Hybrid and distributed teams are clearly on the rise, with both companies and professionals pivoting their traditional workplace situations to adapt. In research carried out by Whitaker Institute, we gained insights into remote working, specific to Ireland in the past 12 months. Although 49% of respondents had never worked remotely before the COVID-19 pandemic, 94% of respondents said that they would like to continue to work remotely after the crisis. Distributed teams provide benefits for both companies and professionals in today’s world and here’s why.

It’s never been easier to work remotely

In today’s world, we are instantly connected through technology. The requirement for face-to-face meetings are seen as less and less important, with the availability of high-quality video conferencing software. Group instant messaging tools also allow employees and managers to keep in constant contact with members of their teams. Task management software, such as Asana or Wrike, also allows teams to work collaboratively from anywhere.  We go into more detail on managing a distributed team and some of the best technology to use in our recent blog.

If you ask anyone who works remotely part- or full-time and you’ll hear one of two things: Virtual collaboration tools aren’t a perfect substitute for in-person connection and there is a benefit to having an office environment to work in, at least some of the time. However, through the incorporation of technology, it’s possible for teams to stay in contact with each other on an on-going basis, working productively from their own locations the majority of the time.

Attracting and Retaining Talent

Finding – and keeping the right people – can seem like an impossible task for businesses competing with big giants like Google, Amazon and Facebook, offering big name recognition, high salaries and perks. Adapting to a distributed team allows a company to hire talent from any corner of the country, disabling restrictions such as distance. In a 2019 survey at Hana, 70% of employees listed the flexibility to work remotely as a must-have benefit when considering a new job.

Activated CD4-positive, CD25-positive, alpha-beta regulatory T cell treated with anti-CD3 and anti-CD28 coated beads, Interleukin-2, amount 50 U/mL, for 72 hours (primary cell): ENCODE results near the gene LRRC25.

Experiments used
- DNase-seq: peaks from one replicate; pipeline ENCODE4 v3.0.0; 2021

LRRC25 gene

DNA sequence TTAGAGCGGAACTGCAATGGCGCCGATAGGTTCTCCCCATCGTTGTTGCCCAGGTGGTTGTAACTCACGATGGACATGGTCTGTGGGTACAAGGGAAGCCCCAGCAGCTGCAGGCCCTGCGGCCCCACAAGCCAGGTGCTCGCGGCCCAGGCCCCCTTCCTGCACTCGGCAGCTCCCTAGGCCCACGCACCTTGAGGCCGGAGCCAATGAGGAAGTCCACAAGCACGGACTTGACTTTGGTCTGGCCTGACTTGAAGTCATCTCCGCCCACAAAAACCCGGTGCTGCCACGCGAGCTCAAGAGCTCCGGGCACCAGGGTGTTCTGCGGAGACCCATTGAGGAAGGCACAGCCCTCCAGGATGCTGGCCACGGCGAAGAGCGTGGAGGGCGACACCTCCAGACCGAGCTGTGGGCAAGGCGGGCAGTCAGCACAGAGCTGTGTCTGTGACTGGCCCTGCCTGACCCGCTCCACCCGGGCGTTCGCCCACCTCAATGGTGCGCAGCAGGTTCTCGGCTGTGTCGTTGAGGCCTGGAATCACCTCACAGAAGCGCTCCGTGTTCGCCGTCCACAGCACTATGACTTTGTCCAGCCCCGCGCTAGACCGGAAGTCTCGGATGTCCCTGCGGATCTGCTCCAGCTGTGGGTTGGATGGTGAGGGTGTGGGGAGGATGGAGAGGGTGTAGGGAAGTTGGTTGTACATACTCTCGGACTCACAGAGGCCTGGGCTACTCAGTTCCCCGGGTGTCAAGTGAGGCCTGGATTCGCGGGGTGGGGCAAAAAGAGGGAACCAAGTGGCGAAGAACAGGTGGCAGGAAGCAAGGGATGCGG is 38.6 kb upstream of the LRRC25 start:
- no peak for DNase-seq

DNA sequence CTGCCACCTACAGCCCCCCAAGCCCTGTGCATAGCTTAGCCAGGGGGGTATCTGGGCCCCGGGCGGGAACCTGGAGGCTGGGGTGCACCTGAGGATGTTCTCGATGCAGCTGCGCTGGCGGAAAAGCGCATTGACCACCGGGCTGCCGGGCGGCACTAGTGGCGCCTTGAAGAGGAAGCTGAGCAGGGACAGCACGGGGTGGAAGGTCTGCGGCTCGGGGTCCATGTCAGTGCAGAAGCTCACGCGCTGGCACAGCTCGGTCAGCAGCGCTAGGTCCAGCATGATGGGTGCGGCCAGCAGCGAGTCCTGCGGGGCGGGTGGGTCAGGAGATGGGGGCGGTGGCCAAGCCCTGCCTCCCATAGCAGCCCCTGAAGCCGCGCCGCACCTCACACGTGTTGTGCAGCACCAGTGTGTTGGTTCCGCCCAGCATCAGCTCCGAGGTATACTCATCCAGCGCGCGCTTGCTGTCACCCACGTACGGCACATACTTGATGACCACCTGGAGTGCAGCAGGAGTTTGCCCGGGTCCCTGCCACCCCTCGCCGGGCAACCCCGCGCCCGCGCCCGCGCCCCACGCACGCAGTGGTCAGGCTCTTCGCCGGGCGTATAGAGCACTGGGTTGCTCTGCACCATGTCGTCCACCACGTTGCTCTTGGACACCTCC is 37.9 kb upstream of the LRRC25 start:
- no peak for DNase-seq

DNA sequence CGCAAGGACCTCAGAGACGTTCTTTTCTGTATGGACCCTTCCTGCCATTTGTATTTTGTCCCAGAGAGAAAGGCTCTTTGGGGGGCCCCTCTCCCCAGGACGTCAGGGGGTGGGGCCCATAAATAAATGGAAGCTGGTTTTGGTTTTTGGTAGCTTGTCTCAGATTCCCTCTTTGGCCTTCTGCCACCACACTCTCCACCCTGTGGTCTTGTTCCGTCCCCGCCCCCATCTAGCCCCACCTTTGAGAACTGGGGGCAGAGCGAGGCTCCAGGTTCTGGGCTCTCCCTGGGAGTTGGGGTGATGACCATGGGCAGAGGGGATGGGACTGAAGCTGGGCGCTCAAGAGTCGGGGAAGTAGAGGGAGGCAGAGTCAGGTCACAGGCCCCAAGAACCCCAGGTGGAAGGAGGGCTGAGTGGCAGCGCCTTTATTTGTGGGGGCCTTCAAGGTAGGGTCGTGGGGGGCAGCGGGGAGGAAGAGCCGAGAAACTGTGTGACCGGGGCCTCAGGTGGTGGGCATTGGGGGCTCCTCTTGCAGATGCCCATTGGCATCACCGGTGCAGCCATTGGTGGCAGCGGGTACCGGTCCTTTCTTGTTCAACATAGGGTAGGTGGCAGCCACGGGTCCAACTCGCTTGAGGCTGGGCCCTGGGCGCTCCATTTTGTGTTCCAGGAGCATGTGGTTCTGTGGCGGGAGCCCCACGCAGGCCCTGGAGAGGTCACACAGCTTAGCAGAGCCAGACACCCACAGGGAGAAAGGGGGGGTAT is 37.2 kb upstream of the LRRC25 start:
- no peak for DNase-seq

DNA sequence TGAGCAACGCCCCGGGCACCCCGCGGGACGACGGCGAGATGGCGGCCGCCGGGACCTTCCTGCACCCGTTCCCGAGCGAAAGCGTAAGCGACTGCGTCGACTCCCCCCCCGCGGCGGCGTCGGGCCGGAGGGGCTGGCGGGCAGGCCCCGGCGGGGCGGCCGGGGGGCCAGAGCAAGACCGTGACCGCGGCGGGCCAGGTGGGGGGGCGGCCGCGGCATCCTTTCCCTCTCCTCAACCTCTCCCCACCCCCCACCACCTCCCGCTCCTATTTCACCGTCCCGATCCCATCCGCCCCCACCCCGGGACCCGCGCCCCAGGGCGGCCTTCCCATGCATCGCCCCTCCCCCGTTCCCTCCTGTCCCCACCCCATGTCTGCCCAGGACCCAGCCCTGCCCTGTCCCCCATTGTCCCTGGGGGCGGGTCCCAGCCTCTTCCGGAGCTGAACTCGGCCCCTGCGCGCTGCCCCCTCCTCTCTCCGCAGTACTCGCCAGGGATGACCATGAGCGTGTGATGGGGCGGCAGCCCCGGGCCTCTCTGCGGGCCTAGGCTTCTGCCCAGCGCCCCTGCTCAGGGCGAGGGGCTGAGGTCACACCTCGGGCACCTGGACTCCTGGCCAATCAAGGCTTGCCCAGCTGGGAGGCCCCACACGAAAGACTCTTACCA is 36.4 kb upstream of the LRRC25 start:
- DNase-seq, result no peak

In some cases, a company finds that a potential employee is eager to take the job but unwilling to relocate. Other times, a talented employee needs to move to a different location but wants to remain at the company. In either scenario, the company has two choices: Accept a remote employee or lose valuable talent.

For both employees on the hunt for a new role and companies looking to hire or keep valuable employees, having a distributed team structure allows for a bigger pool of options for both parties.

Making the workplace more employee-centric

Companies are now in a position to rethink how they leverage and best utilize office space for their employees — and the pressure is on to create more employee-centric working environments.  More people than ever want—and expect—flexible work arrangements, but on the other hand, according to PWC, the number one reason employees want to go back to an office environment after COVID-19 is to collaborate with their colleagues. In this case, adopting a hybrid workplace approach allows for employees to work remotely, while also having the option of in-person meetings and collaboration when necessary. Keeping these options available to employees will enforce an employee-centric culture.

NoCo

Author NoCo

NoCo is Hub & Spoke Real Estate Platform. We offer private workspace to corporate clients based in Dublin city centre through a network of locations in commuter towns enabling employers to attract talent, retain their best people and manage where they work.

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